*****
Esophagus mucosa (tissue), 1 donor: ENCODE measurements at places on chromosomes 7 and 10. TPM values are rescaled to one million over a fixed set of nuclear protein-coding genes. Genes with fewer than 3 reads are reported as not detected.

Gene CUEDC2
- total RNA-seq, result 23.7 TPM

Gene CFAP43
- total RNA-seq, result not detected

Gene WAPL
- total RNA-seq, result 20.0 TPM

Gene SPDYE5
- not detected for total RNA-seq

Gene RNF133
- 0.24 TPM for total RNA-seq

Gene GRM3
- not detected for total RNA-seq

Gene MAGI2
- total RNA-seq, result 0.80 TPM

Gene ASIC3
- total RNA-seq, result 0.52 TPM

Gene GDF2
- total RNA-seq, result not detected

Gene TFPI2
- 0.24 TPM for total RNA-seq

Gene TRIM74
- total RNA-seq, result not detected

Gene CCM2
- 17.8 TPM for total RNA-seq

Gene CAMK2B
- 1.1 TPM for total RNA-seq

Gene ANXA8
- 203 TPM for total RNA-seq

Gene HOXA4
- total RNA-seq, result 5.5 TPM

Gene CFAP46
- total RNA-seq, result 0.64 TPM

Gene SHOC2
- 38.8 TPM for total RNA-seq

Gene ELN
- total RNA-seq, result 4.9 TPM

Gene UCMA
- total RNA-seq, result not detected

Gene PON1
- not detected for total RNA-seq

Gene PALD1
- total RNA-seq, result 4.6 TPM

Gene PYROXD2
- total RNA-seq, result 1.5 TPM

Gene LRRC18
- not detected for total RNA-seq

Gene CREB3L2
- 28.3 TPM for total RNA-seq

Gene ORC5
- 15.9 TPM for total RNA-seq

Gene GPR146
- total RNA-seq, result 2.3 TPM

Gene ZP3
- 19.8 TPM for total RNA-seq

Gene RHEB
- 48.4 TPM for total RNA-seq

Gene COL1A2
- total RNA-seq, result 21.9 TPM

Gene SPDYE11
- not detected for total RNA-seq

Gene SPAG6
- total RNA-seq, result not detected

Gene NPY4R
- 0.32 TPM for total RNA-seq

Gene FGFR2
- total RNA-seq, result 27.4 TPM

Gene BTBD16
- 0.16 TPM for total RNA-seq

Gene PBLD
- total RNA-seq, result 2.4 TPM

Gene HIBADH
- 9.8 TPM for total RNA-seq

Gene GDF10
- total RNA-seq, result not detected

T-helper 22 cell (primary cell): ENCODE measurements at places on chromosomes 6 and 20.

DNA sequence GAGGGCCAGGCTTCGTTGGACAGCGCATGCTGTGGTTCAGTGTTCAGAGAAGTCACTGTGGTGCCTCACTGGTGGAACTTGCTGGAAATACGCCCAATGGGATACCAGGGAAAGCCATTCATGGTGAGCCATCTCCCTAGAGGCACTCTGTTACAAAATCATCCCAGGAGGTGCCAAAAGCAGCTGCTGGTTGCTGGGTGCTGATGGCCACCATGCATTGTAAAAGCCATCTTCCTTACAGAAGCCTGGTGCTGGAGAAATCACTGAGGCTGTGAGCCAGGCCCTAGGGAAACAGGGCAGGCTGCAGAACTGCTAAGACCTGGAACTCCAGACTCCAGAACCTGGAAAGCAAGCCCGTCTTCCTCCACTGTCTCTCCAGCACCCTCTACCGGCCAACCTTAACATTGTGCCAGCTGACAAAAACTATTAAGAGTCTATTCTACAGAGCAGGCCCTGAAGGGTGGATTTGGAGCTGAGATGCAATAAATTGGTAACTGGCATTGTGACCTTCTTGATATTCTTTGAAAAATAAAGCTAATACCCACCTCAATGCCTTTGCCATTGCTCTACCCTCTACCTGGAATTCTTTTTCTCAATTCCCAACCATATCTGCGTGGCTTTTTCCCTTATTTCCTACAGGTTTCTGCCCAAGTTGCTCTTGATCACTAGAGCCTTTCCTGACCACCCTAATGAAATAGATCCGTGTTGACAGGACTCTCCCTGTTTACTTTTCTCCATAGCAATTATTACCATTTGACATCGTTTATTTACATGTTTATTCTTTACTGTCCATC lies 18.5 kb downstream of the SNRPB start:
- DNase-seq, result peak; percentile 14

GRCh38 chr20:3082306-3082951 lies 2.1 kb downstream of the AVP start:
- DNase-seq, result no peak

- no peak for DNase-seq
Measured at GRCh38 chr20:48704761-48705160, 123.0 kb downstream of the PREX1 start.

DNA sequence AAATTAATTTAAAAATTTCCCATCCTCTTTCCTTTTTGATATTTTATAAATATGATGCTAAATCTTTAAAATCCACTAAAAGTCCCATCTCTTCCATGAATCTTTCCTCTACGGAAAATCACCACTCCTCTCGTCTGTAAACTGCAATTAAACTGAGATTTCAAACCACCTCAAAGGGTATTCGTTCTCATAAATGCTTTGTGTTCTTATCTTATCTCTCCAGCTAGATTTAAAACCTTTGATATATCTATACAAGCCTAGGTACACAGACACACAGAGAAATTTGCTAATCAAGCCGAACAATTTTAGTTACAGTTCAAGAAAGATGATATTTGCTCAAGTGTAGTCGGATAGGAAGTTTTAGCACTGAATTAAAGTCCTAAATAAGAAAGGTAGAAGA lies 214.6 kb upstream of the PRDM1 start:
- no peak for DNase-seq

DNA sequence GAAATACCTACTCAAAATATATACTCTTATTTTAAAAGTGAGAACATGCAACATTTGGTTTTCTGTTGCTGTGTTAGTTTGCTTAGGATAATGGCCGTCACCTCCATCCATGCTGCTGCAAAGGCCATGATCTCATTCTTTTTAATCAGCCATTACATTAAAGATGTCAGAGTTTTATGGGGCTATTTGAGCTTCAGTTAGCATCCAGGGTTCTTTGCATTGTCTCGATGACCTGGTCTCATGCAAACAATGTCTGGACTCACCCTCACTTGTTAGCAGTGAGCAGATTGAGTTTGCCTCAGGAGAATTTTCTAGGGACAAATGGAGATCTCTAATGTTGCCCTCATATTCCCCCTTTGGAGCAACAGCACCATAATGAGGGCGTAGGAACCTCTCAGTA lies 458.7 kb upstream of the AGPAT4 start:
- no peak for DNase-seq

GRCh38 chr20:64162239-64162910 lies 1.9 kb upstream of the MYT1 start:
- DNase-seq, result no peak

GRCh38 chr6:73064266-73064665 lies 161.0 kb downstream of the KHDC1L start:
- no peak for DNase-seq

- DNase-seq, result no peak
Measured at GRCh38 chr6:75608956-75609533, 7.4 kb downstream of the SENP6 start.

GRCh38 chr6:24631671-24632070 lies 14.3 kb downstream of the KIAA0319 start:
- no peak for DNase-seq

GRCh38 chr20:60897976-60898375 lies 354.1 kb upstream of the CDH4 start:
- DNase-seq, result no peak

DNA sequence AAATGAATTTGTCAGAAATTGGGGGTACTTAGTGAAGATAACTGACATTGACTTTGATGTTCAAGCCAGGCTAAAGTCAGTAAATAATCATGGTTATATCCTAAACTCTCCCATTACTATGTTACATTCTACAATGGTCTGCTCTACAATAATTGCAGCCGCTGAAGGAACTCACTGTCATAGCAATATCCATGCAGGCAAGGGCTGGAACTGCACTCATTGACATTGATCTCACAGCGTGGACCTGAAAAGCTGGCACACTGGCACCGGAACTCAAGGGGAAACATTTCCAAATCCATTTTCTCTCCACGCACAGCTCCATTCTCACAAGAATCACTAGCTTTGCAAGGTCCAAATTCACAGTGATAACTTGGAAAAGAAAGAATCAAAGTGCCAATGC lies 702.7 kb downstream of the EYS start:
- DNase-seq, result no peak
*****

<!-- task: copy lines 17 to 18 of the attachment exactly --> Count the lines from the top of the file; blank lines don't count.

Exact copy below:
- total RNA-seq, result 0.52 TPM

Gene GDF2